The Body-worn Evolution
How the integration of wearable video and VMS is enabling new situational awareness across an enterprise
- By Jason Ouellette
- Dec 01, 2021
What once began as technology typically reserved and embraced by law enforcement, wearable video continues to find applications and use-cases in a host of new verticals and industries. Adding a body worn camera solution into an existing surveillance system allows businesses to centralize video footage and manage it all from their Video Management System (VMS), adding yet another layer to security detection and protection with numerous other benefits to reap from adoption.
Police departments, first responders and government security personnel were among early adopters of body worn camera technology, but other markets are moving to take advantage of these surveillance systems for cost savings, training, validation, deterrence, documentation, incident review, and transparency and employee safety.
With many realized benefits to deployment, users are spanning many entities, including retail, private security, commercial, healthcare, stadiums/event venues, education, public transportation, casinos and banking.
These wearable cameras offer various advantages to users, such as simple mechanics, robust design, wide field of view, portability, and functionality to be worn on the body, and providing high-quality videos. Moreover, the technological advancements in sharing options, such as GPS functions and Wi-Fi connectivity enable the users to keep track of their position and speed.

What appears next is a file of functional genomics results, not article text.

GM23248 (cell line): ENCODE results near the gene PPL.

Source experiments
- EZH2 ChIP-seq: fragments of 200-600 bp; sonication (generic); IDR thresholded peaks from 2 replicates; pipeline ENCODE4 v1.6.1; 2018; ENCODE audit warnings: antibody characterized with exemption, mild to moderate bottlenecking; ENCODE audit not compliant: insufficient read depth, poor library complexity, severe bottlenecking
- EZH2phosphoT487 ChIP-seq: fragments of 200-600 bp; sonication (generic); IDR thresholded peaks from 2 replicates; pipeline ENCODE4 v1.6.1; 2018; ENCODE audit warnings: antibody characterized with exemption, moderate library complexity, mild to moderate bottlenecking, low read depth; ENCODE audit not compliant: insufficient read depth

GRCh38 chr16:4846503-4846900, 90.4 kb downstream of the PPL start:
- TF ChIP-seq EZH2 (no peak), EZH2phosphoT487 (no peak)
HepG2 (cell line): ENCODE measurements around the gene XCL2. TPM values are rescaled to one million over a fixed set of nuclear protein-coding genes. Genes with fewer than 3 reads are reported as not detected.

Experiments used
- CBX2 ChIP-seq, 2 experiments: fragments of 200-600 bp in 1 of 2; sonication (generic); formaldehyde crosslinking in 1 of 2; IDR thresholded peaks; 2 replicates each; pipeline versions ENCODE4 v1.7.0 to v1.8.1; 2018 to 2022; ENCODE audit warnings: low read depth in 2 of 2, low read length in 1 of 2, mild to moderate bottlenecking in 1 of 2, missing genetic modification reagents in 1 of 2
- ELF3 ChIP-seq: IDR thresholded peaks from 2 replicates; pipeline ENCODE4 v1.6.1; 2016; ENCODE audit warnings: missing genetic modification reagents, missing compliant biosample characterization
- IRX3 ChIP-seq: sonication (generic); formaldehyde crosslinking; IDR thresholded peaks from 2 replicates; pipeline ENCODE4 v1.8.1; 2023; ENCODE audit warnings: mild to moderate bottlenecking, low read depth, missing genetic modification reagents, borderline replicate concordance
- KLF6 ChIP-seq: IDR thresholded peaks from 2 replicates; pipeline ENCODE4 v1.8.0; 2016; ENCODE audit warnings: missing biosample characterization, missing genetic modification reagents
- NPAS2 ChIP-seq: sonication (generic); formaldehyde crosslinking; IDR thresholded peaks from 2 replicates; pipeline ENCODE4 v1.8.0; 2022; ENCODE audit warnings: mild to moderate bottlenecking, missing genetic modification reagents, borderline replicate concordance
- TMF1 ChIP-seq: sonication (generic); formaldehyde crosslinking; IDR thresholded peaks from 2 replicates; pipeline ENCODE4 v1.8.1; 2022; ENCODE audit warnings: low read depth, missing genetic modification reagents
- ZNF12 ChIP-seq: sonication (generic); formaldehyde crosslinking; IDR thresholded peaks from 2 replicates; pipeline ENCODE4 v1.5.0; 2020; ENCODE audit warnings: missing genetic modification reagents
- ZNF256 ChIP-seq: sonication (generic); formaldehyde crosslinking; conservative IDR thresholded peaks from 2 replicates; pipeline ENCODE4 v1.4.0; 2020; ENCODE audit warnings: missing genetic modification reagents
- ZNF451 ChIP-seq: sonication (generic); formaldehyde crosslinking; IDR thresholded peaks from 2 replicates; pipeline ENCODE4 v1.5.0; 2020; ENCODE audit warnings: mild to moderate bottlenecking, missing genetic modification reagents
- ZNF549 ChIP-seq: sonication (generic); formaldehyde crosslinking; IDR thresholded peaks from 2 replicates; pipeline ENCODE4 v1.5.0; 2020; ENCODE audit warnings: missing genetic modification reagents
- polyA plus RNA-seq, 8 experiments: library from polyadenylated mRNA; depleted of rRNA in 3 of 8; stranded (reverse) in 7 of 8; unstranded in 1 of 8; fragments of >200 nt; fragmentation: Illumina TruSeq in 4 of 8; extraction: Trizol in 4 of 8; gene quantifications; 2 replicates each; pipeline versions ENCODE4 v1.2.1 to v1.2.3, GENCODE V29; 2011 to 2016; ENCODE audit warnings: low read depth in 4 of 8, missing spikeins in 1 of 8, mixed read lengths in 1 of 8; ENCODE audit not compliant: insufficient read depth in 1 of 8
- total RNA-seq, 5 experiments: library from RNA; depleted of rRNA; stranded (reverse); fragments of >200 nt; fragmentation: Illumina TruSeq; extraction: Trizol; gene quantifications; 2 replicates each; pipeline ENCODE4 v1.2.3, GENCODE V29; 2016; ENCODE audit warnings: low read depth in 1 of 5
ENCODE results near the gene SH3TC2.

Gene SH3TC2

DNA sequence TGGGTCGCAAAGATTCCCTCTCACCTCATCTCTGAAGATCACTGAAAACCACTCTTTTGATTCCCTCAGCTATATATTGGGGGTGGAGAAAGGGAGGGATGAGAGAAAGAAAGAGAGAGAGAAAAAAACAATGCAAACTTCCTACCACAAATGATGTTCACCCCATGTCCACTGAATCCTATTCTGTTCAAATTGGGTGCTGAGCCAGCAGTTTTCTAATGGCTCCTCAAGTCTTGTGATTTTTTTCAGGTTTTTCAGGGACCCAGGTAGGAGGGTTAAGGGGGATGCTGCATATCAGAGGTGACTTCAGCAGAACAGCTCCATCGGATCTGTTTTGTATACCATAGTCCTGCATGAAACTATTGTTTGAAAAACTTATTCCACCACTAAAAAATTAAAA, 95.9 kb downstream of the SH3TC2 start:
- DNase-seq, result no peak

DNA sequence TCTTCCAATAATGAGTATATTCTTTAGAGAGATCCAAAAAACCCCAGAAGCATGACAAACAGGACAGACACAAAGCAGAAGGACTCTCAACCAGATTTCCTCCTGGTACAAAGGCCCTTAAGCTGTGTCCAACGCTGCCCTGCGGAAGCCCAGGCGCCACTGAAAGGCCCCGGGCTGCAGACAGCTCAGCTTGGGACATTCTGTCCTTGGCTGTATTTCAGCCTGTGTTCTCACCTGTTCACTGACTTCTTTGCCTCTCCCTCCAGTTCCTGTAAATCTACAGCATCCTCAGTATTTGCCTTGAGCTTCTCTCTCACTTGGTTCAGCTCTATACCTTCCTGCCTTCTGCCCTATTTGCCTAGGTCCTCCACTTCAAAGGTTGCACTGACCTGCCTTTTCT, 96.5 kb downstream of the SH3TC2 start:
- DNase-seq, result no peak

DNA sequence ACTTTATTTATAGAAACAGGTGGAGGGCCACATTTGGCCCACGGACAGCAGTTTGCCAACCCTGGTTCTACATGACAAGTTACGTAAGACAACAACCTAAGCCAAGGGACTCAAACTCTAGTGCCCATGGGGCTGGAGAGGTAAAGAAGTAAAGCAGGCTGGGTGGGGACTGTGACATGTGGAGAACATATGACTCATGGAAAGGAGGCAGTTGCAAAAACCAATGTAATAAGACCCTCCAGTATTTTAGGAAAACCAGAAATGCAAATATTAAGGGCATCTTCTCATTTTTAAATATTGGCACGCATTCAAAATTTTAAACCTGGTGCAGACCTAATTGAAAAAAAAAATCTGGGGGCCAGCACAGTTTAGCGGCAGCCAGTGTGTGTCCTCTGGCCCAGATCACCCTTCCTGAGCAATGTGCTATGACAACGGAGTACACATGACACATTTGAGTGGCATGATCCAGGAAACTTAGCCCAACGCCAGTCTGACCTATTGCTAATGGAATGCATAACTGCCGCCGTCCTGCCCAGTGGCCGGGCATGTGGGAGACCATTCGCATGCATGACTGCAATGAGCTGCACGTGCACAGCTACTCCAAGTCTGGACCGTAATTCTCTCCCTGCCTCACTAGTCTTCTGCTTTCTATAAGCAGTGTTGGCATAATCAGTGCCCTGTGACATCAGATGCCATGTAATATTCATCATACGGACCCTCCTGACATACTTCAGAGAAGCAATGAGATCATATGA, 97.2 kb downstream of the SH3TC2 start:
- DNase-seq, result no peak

The ability to connect to the internet and enable data exchange between network and device is also among the major driving factors leading to the technology’s increasing popularity. In security, safety and other applications, adding a body worn solution to augment an existing surveillance system allows users to centralize security video footage and manage it all from their network video recorder (NVR) and VMS. In every market, body worn cameras provide an additional, higher level of situational awareness for the wearer, the user and the facility.
Body worn cameras eliminate the “he said, she said” interactions that occur between customers and employees or workers and team members. Audio-enabled video recordings verify incidents and situations, and integrate with other onsite cameras for an even more complete, holistic view of events and interactions. Because they are deployed with on premise servers as a local recording solution or hosted in the cloud, the user has flexibility in deployment and easy scalability.
Body-worn cameras are lightweight wearable recording devices are affixed on clothing or to belts and accessories. The video, which includes time/date indicators and GPS coordinates, directly integrate into NVRs/VMS through open platforms.